IDEAS home Printed from
   My bibliography  Save this paper

Sun and Lemons: Getting over Information Asymmetries in the California Solar Market




Using detailed data of approximately 125,000 solar photovoltaic systems installed in California between 2007 and 2014 I argue that the adoption of solar panels from Chinese manufacturers and the introduction of a leasing model for solar systems are closely intertwined. First, cheaper Chinese panels allowed a leasing model to be profitable for contractors. But an asymmetric information problem exists in the market for solar panels. Solar panels are long-lived productive assets, where quality is important but costly for individual consumers to verify. Consumers can instead be expected to rely on brands and observed reliability. This led to a barrier to entry for cheaper panels from new, primarily Chinese manufacturers. The adoption of a leasing model by several large local installers solved the asymmetric information problem and led to the adoption of Chinese panels and in turn lower overall system prices.

Suggested Citation

  • Mauritzen, Johannes, 2014. "Sun and Lemons: Getting over Information Asymmetries in the California Solar Market," Discussion Papers 2014/35, Norwegian School of Economics, Department of Business and Management Science.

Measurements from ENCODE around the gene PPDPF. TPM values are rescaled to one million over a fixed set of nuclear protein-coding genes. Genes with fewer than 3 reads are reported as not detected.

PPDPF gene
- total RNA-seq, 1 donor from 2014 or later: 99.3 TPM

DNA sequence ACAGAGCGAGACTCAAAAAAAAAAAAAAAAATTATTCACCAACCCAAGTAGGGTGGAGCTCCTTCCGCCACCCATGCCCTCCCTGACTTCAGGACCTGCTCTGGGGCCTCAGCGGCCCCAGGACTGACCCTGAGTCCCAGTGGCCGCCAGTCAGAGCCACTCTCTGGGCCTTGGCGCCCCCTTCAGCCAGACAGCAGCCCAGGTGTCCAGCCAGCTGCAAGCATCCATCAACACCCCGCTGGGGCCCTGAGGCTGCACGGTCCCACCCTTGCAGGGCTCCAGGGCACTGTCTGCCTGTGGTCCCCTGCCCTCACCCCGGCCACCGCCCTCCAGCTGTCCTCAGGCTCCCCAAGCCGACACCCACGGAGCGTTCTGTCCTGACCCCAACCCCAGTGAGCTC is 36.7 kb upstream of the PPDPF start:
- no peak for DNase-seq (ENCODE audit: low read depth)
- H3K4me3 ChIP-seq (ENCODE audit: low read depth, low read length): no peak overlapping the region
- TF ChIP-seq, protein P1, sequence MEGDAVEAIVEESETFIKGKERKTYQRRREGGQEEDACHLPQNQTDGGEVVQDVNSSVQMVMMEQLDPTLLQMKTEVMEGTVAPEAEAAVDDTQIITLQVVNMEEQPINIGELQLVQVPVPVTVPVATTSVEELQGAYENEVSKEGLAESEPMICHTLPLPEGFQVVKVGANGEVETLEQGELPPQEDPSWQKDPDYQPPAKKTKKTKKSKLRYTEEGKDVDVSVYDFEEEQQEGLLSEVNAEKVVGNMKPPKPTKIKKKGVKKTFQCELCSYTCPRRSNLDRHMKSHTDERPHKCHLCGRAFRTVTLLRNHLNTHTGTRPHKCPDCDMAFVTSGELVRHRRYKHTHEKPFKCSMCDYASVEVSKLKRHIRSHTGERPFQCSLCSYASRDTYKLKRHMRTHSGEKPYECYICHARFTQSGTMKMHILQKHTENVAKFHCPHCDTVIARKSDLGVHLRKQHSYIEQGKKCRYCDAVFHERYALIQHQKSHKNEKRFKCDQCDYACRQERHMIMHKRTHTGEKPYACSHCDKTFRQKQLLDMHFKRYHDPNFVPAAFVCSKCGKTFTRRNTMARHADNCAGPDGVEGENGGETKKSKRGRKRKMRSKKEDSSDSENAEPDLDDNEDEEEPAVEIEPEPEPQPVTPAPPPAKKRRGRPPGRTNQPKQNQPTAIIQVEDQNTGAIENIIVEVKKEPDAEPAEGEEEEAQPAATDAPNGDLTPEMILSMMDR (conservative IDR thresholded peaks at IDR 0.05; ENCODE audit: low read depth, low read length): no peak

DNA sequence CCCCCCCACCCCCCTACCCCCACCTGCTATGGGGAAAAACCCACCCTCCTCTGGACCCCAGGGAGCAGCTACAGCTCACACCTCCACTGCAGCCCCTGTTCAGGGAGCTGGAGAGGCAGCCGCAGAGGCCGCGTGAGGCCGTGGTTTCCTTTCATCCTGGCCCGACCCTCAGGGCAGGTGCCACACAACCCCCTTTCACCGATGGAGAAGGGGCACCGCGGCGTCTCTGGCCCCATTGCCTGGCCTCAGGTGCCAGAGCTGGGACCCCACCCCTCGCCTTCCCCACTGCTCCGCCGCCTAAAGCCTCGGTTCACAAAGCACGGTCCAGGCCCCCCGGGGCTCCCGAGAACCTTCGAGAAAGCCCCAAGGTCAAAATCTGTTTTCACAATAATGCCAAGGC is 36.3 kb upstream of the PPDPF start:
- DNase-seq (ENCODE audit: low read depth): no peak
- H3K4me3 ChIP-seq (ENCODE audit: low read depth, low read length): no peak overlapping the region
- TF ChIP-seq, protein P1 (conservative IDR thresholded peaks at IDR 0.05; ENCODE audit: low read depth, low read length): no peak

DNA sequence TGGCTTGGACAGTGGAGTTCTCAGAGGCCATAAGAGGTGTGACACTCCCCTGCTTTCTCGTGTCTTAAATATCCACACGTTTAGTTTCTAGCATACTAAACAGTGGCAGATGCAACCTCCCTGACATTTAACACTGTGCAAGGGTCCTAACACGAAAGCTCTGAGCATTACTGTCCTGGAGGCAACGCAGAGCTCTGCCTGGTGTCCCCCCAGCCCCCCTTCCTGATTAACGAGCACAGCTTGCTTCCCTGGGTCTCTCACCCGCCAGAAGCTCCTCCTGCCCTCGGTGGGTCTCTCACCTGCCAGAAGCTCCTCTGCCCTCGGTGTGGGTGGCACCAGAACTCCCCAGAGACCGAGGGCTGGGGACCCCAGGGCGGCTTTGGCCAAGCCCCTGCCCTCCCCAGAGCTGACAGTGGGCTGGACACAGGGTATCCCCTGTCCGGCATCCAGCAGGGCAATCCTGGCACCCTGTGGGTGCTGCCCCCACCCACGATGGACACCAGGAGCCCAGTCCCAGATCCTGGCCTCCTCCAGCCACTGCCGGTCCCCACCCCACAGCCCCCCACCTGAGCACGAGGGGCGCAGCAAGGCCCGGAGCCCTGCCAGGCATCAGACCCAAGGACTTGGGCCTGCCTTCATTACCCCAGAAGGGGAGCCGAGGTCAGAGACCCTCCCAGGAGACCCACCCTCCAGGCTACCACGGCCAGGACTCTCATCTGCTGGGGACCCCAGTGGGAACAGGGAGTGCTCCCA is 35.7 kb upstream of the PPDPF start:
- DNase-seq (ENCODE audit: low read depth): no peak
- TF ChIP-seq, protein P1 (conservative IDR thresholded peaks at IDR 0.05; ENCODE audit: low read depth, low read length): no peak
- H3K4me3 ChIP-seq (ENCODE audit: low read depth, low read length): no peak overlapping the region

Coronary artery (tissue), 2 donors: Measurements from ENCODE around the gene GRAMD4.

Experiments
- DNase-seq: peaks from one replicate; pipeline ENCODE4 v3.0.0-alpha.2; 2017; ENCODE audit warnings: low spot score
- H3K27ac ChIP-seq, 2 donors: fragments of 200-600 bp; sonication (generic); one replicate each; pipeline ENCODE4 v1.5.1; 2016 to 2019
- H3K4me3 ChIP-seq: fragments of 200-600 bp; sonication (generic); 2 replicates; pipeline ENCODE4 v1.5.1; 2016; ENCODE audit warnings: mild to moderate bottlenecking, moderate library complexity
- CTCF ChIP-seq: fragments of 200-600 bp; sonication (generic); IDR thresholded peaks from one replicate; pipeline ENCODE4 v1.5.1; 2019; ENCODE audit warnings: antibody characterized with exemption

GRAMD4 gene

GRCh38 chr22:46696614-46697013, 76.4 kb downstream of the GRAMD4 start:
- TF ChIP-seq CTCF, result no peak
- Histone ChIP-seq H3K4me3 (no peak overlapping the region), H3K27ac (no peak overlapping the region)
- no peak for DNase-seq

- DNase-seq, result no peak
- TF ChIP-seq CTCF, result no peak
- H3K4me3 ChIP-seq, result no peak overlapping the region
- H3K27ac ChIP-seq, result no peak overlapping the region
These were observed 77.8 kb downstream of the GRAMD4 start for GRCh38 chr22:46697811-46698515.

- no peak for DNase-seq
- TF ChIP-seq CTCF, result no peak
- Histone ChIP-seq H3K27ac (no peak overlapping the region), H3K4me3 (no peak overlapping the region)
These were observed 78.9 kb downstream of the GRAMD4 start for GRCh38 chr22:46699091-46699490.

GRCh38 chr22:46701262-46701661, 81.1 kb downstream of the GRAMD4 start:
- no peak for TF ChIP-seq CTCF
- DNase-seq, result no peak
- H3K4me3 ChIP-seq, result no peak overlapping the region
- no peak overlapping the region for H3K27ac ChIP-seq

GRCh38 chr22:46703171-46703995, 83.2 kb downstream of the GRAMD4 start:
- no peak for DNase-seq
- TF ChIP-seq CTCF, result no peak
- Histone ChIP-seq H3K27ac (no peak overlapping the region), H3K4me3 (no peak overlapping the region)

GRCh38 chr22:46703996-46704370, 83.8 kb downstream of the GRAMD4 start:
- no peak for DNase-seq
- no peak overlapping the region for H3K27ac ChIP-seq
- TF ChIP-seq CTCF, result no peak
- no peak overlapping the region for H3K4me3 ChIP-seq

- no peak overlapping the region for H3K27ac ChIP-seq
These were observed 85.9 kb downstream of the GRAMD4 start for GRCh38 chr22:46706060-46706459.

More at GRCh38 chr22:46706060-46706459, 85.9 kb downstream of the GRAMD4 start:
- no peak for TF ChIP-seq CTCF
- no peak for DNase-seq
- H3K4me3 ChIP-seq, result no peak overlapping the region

• Handle: RePEc:hhs:nhhfms:2014_035

    Download full text from publisher

    File URL:
    Download Restriction: no

    More about this item


    Solar panels; asymmetric information problem;

    JEL classification:

    • Q00 - Agricultural and Natural Resource Economics; Environmental and Ecological Economics - - General - - - General
    • Q40 - Agricultural and Natural Resource Economics; Environmental and Ecological Economics - - Energy - - - General

    NEP fields

    This paper has been announced in the following NEP Reports:


    Access and download statistics


    All material on this site has been provided by the respective publishers and authors. You can help correct errors and omissions. When requesting a correction, please mention this item's handle: RePEc:hhs:nhhfms:2014_035. See general information about how to correct material in RePEc.

    If you have authored this item and are not yet registered with RePEc, we encourage you to do it here. This allows to link your profile to this item. It also allows you to accept potential citations to this item that we are uncertain about.

    We have no bibliographic references for this item. You can help adding them by using this form .

    If you know of missing items citing this one, you can help us creating those links by adding the relevant references in the same way as above, for each refering item. If you are a registered author of this item, you may also want to check the "citations" tab in your RePEc Author Service profile, as there may be some citations waiting for confirmation.

    For technical questions regarding this item, or to correct its authors, title, abstract, bibliographic or download information, contact: Stein Fossen (email available below). General contact details of provider: .

    Please note that corrections may take a couple of weeks to filter through the various RePEc services.

    IDEAS is a RePEc service. RePEc uses bibliographic data supplied by the respective publishers.